Is it just me? - page 2

Ok, so I am a new nurse (I know, you've heard that before) of 7 months on and oncology/med-surg floor. I love my patients, and well some of my co-workers. But I am starting to wonder if maybe I just... Read More

  1. by   nursedawn67
    Oh gosh I hear that so much from new nurses, so you are not alone. Give it time, and then if you don't like it try another area of nursing, like someone else said there are SO many nursing opportunities, you'll find one that suits you well. Good Luck!
  2. by   seeandwhy
    I started to work in an Acute Med-Surg, the nurse-patient ratio are high, patient acuities are high, so many doctors to deal with not to mention there are 7 multi-disciplinary teams that cover the patients, plus student doctors, too many people come to visit the patient and most of the time our patients were super demanding treating the nurses like maids, etc, etc. Having 6 heavy patients are absolutely not easy. Most of those time, I went home hungry and frustrated because I didn't had time for a break and my back was aching. I also remember those days that my tears were rolling down my cheeks as I drive home because I felt so guilty and frustrated knowing that I didn't give the best nursing care because I do not anymore have time and that I could had done better. Since childhood,there was nothing else that I wanted to be than to become a nurse. Nursing for me is a calling and a vocation.... After years in Med-Surg, I moved out. I love to work extra hours in different floors like Psych, Med-Surg Onco, Rehab so that I keep my med-surg skills but there is no better place to work than the Bone Marrow Transplant Unit. It is so different that it seems like the floor has its own language. We give stem cell transplant/ bone marrow transplant/ cord blood transplant.Patients ratio are very good, 1:2 the most is 1:3 but that is rare. Most patients are very pleasant and full of hope and I got the chance to be part of somebody else's life as he/she struggles and overcomes his/her illness. These patients stay on the floor for 3 weeks at least sometimes months. And after discharge, they still need to go to the clinic for follow-up and when they get sick and needed admission, they will come back to the floor (since they can't go to the ER due to neutropenia unless there is no other choice). Infection control is a serious business here for example: handwashing is strictly implemented. Here, I have time to give my best and I have time for my self, too. The Bone Marrow Transplant Unit is unique and incomparable. I believe that this is the floor where the "IDEAL nursing care" that is sometimes compromised is just a common ordinary and routine practice of a BMT nurse.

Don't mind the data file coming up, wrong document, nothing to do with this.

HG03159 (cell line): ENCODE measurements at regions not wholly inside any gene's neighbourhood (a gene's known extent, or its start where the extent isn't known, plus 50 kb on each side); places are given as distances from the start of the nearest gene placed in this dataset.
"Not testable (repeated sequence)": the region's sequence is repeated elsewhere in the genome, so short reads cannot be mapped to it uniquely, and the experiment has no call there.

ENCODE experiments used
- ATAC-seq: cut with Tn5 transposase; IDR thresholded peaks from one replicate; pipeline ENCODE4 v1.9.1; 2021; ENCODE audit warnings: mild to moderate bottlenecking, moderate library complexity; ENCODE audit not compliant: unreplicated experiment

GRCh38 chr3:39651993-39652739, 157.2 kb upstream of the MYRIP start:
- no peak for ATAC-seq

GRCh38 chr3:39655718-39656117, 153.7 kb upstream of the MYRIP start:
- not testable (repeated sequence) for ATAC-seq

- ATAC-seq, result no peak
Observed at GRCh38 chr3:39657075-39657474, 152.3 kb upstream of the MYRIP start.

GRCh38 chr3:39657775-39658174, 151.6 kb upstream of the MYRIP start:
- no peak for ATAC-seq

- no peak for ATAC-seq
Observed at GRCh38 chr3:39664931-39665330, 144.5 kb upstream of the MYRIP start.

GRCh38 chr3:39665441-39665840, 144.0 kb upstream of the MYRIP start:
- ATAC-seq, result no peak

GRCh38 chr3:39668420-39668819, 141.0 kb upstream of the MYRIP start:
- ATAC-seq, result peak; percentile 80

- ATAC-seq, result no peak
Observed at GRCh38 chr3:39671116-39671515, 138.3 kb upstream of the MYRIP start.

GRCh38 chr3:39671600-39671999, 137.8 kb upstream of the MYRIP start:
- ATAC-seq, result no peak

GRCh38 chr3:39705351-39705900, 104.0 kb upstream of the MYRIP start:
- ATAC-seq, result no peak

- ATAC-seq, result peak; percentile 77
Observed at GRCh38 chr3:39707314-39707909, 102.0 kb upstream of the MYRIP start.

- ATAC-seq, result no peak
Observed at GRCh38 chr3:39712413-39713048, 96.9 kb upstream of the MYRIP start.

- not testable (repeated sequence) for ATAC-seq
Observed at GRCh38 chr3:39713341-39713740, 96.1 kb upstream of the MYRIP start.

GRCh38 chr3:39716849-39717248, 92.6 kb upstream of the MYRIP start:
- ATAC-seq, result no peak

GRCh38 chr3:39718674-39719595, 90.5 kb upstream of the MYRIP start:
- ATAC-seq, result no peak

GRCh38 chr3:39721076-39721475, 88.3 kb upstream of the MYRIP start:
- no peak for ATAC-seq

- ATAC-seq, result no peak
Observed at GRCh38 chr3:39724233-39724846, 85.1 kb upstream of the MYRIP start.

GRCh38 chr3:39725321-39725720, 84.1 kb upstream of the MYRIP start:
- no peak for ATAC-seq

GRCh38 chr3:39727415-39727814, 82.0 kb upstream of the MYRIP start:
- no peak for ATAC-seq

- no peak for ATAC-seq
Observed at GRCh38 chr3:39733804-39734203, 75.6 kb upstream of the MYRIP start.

3. by   Diva Nurse Dani
    Wow!!! Thanks everyone!
    I really needed to hear these things, especially today. I left school, went to work begrudgingly, and half talked to my manager about my feelings on some of the serious situations that have happened to me while on the floor. I wanted to scream at her "I don't want to do this anymore!! I am so unhappy, and I can't even give you a good reason why except THESE PEOPLE ARE CRAZY!!!" :trout: But I didn't

    I made up my mind to give it a year before I make any kind of decision. But I have considered changing shifts to the night shift. I don't know. I'll think on that one.

    Oh, by the way...Cameron 67...cute puppy!!!!

    Any-hoo, thanks everbody!! I really appreciate your words of encouragement and support!!! It really means alot to me that others can share their experiences so that I can make it another day as a nurse!! :spin:

    I'll keep you all posted!

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